Beijing has taken active measures to prevent contracts like this one from spilling into public view by imposing expansive confidentiality obligations on borrowers. [3] However, the shield of confidentiality can be pierced. AidData recently obtained the final, unredacted version of the loan contract for the Entebbe International Airport Upgrading and Expansion Project through the implementation of its Tracking Underreported Financial Flows (TUFF) methodology (see Box 2).

The contract can be accessed in its entirety via

How is collateralization implemented?

One of the most important questions that has arisen is whether Entebbe International Airport is a source of collateral that Beijing can seize in the event of default. The contract clearly shows that it is not.

The airport—a physical, illiquid asset—is not identified as a source of collateral that the lender can seize in the event of default. Instead, the borrower agreed to maintain a minimum cash balance in a lender-controlled bank account (known as a “Repayment Reserve Account”). [4] This arrangement effectively gives China Eximbank access to a fully liquid source of collateral. If the Government of Uganda defaults on its repayment obligations, China Eximbank can unilaterally debit this bank account; it does not have to initiate judicial proceedings to try to recover an overdue debt by seizing or liquidating a physical asset. This finding is consistent with one of the major takeaways from the How China Lends report: that Chinese state-owned lenders prefer to collateralize on foreign currency deposits in bank accounts that they control. [5]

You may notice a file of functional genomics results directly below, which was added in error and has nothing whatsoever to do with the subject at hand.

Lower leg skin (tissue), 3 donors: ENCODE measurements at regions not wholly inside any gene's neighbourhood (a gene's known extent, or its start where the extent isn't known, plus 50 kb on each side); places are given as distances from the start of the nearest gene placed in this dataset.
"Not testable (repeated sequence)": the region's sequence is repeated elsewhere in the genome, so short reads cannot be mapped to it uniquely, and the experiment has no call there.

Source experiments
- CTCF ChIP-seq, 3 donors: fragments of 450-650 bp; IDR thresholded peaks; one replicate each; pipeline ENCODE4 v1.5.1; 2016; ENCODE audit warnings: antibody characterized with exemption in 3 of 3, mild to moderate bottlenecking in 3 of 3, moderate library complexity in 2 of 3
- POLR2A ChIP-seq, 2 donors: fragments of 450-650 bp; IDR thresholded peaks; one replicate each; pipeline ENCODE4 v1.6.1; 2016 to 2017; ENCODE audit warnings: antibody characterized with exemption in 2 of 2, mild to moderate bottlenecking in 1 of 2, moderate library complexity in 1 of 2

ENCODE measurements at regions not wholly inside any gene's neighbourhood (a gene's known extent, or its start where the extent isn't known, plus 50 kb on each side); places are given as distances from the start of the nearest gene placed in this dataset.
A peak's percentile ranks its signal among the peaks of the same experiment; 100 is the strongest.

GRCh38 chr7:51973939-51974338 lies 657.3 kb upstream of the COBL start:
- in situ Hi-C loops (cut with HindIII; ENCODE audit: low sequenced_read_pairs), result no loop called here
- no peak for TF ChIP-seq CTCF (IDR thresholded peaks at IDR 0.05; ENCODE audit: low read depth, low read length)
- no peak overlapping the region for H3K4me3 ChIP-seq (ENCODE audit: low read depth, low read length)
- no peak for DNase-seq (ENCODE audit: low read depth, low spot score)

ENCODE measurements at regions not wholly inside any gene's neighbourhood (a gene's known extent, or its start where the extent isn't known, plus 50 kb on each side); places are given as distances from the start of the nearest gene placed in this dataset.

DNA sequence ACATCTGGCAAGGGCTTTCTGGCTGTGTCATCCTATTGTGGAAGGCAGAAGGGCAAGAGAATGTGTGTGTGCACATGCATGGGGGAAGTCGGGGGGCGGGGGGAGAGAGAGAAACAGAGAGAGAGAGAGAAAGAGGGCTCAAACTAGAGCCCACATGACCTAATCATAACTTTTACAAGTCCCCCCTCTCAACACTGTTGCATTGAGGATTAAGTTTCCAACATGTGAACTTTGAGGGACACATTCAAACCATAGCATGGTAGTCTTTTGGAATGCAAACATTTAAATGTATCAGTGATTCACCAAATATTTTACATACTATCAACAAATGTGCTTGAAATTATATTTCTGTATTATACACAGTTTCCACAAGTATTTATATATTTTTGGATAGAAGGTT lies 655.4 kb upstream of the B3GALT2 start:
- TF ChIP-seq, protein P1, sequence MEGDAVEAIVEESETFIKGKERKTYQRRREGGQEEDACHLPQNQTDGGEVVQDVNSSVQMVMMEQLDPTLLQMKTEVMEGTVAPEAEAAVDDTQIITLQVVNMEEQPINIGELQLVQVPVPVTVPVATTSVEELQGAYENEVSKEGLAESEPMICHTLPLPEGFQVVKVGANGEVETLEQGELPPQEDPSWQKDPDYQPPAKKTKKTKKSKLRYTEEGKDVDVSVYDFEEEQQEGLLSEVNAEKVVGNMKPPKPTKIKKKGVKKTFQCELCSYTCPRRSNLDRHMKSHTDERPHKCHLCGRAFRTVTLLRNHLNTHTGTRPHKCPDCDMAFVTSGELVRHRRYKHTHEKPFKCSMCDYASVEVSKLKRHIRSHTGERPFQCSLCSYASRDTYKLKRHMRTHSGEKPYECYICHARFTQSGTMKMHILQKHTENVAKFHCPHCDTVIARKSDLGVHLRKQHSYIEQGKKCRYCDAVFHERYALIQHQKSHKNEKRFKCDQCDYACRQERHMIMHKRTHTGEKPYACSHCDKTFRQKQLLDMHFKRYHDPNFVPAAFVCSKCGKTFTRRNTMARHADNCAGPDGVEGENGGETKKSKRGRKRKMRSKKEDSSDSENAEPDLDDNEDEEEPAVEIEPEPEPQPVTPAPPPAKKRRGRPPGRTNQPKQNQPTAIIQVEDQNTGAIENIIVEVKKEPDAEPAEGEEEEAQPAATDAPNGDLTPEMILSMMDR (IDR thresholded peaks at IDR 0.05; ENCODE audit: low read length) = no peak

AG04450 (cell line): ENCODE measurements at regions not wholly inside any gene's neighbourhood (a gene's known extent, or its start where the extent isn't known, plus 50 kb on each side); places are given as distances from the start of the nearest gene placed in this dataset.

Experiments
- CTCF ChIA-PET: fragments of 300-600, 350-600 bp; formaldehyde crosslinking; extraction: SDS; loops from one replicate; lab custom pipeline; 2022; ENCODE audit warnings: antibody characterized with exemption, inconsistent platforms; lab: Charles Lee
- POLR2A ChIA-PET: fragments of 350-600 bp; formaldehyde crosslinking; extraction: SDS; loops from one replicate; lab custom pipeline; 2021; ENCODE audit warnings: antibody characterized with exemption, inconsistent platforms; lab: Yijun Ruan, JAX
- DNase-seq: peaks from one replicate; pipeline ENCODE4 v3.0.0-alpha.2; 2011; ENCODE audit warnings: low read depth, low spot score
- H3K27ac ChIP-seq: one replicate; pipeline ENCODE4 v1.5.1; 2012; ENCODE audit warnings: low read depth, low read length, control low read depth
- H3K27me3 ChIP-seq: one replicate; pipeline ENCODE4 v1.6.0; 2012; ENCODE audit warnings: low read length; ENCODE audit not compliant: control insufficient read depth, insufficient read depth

Section 6.12 of the contract also contains a “surprise.” We knew from previous studies—including Banking on the Belt and Road and How China Lends—that Chinese debtors are often asked to deposit all project-generated revenues into a separate, lender-controlled bank account (known as a “Sales Collection Account”). [6] But this contract provides evidence that, in some cases, China Eximbank will go further to protect its balance sheet. The lender in this instance demanded that all of the revenues generated by the underlying public infrastructure asset—Entebbe International Airport—be used to repay the loan on a priority basis for 20 years.

It is important to keep in mind that the lender expects the borrower to use the proceeds of the loan to expand and upgrade an existing airport that was already generating public revenue prior to the loan-financed project. Therefore, the lender effectively made a claim on a Ugandan Government revenue stream that would have existed even in the absence of the project.

By almost any standard, this is a remarkably intrusive condition for a foreign government to impose upon a sovereign borrower. In an analysis of 142 sovereign debt contracts issued by 28 bilateral, multilateral, and commercial creditors outside of China, AidData, the Center for Global Development, the Kiel Institute for the World Economy, and the Peterson Institute for International Economics found no evidence of any other foreign lender imposing an analogous arrangement upon a sovereign borrower. [7]